With some grumping and a bit of grinning, we've finished one already. Two days back, on Saturday June 14th, we hiked the Silver Creek Trail at Jay Cooke State Park. First though, we stopped at the visitor center and picked up the official Hiking Club fanny packs and club handbook.
The Hiking Club is actually a pretty cool gimmick. Each of the state's state parks has one trail designated as the Hiking Club trail. Most are in the 1.5-3.o mile range. They may not be the most popular trails, but they generally are very nice hikes. Many are loop trails. You follow "Hiking Club Trail" signs from the trailhead through any intersections. Somewhere along the trail, a sign is posted with the "password." The password is typically some rock or bird or flower or fish that is symbolic of the park or the trail.
When you finish the hike, you write the password in your handbook, along with the miles. Then you start to add up the miles. At 25 miles, you bring your handbook in to a park staff person, they check your passwords and miles, and if all is in order you get a 25-mile patch and sticker. The stickers and patches go all the way up to 200 miles.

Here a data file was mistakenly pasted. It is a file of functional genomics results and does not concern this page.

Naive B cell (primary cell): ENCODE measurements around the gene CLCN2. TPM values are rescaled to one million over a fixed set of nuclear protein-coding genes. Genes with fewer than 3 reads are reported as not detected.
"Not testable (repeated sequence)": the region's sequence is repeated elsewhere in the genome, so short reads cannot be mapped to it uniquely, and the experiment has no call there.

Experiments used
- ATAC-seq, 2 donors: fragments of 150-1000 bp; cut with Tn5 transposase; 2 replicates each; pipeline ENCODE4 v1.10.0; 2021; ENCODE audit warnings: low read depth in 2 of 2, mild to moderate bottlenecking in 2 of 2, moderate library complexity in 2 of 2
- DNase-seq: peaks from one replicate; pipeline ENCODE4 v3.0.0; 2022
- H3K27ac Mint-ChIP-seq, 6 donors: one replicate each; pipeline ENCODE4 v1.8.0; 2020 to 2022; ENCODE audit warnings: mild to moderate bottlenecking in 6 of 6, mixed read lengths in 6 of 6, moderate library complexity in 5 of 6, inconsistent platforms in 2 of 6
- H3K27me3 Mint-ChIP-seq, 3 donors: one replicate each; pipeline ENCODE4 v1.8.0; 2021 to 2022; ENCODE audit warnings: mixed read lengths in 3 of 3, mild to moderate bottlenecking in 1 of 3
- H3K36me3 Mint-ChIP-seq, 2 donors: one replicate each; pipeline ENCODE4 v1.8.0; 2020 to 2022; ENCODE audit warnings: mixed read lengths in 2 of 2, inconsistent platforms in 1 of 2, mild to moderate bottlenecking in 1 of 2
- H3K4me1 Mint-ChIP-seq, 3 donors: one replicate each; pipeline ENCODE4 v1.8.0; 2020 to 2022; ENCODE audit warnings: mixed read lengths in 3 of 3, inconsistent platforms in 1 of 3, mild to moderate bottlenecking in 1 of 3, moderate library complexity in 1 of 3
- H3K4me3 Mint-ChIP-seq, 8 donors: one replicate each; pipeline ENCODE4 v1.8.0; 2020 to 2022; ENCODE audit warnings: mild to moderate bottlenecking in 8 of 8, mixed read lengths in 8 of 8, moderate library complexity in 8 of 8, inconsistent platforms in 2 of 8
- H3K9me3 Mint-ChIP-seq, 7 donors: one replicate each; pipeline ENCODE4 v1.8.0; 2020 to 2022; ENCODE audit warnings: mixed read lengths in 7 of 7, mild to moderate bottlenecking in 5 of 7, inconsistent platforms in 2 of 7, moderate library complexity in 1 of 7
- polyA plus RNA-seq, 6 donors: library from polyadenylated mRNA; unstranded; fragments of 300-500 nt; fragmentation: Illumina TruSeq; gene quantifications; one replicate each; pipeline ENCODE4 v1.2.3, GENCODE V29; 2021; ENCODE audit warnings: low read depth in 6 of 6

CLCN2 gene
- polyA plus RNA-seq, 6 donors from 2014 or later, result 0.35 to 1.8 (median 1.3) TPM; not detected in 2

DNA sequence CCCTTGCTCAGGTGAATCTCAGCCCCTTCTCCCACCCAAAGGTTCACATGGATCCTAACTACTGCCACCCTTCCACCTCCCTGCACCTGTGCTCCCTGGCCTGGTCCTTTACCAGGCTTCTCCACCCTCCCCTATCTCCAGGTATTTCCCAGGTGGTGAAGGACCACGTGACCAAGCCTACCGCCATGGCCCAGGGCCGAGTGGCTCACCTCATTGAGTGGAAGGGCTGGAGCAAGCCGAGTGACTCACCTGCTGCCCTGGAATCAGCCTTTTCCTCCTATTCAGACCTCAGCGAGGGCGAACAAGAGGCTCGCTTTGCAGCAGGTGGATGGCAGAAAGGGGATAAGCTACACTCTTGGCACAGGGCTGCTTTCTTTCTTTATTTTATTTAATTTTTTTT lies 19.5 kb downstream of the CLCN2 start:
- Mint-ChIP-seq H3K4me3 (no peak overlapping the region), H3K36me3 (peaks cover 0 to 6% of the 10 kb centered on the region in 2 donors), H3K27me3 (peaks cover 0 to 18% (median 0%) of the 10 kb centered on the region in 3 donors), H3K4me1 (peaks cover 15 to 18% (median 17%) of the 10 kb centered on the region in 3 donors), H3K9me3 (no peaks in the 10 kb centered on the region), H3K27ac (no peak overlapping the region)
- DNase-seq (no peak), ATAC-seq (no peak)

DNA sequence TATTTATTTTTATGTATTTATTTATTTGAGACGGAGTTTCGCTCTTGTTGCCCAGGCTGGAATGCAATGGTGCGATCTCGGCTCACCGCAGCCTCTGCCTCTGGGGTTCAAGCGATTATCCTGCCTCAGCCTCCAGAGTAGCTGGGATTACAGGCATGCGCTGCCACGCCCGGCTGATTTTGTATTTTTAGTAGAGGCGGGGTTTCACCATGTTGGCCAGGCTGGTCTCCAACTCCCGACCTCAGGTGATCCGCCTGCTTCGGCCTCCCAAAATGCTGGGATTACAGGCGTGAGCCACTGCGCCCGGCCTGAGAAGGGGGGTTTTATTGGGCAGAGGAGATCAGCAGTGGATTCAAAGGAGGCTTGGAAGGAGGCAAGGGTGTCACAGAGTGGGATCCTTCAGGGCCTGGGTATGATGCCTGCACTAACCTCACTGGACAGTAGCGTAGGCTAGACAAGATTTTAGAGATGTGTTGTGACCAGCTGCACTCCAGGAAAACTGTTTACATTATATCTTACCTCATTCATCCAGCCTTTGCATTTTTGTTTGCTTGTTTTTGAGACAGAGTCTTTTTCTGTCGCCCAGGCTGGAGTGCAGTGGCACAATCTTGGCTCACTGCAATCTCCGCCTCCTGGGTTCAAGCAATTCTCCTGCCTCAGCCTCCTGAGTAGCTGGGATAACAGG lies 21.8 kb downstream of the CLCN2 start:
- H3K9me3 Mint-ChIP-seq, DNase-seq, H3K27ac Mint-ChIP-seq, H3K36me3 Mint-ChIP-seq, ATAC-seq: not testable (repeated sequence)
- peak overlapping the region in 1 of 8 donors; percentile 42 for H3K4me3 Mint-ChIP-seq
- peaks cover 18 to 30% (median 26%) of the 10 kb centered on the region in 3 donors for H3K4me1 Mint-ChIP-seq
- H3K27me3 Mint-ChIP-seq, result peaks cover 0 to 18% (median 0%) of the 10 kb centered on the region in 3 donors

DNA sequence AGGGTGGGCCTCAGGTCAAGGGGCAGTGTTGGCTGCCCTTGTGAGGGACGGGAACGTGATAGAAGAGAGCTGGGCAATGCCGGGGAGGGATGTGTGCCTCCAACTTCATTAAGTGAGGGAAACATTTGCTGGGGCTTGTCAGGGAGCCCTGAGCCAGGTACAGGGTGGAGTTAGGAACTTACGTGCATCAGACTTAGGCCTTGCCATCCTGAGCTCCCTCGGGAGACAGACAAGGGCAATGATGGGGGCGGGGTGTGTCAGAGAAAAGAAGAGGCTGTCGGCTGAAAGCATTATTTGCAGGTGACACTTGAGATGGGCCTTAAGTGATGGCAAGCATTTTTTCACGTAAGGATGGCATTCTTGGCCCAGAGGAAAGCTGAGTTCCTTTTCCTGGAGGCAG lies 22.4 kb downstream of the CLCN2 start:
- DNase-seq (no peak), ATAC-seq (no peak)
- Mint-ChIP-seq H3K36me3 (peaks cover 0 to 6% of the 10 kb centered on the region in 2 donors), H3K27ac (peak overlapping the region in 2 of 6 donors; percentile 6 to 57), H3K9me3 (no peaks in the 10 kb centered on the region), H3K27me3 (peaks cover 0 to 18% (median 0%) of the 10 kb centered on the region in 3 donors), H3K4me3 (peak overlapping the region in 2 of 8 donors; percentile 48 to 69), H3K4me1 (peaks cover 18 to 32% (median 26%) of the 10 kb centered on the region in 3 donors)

The Silver Creek Trail is a ski trail in the winter. That's an immediate red flag for me. Ski trails tend to be wide, grassy and muddy. And sure enough, this one was all that, in spades. And some early mosquitoes were buzzing.
Muddy: so much for Hans' new white sneakers.
Buggy: Not awful, but who needed it?
A family group that left on the trail soon before us came sloshing back at us, the 3-4 year olds pointing back down the trail and saying "Don't go that way!"
In retrospect, this is definitely not one of Jay Cooke's best trails, at least not in spring and summer. There are very few views, and the trail bed is consistently wide and often wet. The trail does take you right by an amazing "grove" of yellow ladyslippers.
And unfortunately, as the first hike of the great challenge, it set a poor precedent. Maybe tomorrow we'll do the Shovel Point trail at Tettegouche.
Oh, and by the way, Noah said he'd find a way to post the passwords on line so others don't have to suffer like he did. I forbade it, but kids are smarter about this than I am!